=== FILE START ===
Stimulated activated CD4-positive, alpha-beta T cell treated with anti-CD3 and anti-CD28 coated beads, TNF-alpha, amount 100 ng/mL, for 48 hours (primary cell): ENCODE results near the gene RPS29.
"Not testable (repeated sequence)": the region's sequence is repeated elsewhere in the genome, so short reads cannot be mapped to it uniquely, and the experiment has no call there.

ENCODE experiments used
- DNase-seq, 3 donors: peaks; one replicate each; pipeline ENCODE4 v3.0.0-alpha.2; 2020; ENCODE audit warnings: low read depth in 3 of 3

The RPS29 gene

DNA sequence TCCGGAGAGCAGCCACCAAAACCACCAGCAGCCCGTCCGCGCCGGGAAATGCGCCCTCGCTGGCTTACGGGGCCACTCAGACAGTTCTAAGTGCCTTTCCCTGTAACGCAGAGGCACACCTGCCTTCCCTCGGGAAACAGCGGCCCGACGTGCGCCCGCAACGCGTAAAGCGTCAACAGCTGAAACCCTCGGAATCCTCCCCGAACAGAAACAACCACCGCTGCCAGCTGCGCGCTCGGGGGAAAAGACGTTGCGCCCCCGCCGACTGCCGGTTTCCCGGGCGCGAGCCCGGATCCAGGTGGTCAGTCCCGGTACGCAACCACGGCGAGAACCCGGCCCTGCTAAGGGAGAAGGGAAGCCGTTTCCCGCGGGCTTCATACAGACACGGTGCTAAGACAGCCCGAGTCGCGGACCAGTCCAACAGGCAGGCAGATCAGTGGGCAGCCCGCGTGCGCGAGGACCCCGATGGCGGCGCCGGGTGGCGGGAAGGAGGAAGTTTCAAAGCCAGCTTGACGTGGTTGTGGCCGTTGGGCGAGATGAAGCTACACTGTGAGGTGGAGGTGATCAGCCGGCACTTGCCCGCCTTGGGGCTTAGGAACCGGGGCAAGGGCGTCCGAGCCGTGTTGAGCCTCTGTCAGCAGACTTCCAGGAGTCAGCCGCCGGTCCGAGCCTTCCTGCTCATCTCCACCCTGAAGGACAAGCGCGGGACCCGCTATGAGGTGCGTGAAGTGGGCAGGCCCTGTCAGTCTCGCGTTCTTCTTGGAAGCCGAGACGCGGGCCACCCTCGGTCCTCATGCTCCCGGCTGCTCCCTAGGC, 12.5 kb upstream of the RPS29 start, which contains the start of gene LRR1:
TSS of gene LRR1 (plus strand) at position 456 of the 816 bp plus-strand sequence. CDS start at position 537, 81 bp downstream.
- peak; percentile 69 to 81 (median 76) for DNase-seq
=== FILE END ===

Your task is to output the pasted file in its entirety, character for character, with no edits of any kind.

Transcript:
Stimulated activated CD4-positive, alpha-beta T cell treated with anti-CD3 and anti-CD28 coated beads, TNF-alpha, amount 100 ng/mL, for 48 hours (primary cell): ENCODE results near the gene RPS29.
"Not testable (repeated sequence)": the region's sequence is repeated elsewhere in the genome, so short reads cannot be mapped to it uniquely, and the experiment has no call there.

ENCODE experiments used
- DNase-seq, 3 donors: peaks; one replicate each; pipeline ENCODE4 v3.0.0-alpha.2; 2020; ENCODE audit warnings: low read depth in 3 of 3

The RPS29 gene

DNA sequence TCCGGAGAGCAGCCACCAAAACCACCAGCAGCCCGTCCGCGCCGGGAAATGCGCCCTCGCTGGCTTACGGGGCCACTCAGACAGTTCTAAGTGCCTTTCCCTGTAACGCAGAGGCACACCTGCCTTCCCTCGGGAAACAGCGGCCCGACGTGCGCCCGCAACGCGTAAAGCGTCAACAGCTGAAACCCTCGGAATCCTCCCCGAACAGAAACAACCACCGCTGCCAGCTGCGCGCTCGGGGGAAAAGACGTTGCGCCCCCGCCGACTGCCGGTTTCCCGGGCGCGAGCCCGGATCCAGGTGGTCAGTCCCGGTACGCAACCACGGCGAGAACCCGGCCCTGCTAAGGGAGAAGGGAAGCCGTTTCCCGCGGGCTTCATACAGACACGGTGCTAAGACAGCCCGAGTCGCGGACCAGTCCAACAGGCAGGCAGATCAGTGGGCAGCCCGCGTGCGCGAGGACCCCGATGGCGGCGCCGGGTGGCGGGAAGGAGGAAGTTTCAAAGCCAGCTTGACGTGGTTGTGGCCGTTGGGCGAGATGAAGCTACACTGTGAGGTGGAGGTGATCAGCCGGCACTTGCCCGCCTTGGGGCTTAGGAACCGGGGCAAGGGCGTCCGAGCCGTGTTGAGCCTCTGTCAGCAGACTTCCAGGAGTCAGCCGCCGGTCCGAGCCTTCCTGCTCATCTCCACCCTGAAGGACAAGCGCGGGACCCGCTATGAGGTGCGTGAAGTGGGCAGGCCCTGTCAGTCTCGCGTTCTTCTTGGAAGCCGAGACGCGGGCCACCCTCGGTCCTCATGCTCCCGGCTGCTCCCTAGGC, 12.5 kb upstream of the RPS29 start, which contains the start of gene LRR1:
TSS of gene LRR1 (plus strand) at position 456 of the 816 bp plus-strand sequence. CDS start at position 537, 81 bp downstream.
- peak; percentile 69 to 81 (median 76) for DNase-seq